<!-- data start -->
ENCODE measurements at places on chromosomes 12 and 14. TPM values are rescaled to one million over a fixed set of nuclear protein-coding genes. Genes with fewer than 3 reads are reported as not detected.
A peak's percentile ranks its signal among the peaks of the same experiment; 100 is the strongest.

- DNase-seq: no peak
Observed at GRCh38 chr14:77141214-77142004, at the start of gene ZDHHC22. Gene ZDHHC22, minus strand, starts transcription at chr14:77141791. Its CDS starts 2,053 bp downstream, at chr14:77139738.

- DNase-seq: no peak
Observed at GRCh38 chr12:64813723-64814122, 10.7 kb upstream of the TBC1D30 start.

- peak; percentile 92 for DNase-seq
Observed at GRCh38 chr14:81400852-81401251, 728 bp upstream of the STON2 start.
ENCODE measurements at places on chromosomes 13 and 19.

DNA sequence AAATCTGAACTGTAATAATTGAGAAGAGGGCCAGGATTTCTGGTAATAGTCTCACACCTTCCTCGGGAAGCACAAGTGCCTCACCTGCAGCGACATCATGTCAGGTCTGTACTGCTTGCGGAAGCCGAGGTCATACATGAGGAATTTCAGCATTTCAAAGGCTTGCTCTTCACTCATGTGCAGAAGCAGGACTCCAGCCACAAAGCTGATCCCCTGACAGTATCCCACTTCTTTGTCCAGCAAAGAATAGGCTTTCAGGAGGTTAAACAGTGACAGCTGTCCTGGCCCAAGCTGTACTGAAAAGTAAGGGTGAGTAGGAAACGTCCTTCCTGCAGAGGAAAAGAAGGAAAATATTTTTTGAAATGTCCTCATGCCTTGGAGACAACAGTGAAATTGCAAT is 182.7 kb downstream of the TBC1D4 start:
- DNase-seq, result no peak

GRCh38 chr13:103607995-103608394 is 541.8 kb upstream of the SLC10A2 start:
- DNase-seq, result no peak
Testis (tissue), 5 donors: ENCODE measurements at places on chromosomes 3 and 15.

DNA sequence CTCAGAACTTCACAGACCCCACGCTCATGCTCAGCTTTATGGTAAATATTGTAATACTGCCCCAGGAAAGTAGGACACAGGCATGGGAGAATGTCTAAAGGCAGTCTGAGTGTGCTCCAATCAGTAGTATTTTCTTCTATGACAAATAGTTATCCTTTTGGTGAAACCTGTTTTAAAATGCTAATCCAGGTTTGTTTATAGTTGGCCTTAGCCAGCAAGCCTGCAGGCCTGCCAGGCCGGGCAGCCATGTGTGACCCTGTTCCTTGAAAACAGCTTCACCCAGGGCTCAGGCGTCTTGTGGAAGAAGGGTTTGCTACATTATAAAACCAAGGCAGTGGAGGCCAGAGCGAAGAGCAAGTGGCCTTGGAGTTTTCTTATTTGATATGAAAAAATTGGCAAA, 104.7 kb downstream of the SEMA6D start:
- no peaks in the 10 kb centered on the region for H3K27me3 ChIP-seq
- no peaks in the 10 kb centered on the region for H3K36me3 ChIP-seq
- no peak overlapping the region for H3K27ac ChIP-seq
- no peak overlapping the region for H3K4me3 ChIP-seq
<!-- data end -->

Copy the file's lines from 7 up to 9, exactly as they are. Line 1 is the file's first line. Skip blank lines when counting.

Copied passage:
- peak; percentile 92 for DNase-seq
Observed at GRCh38 chr14:81400852-81401251, 728 bp upstream of the STON2 start.
ENCODE measurements at places on chromosomes 13 and 19.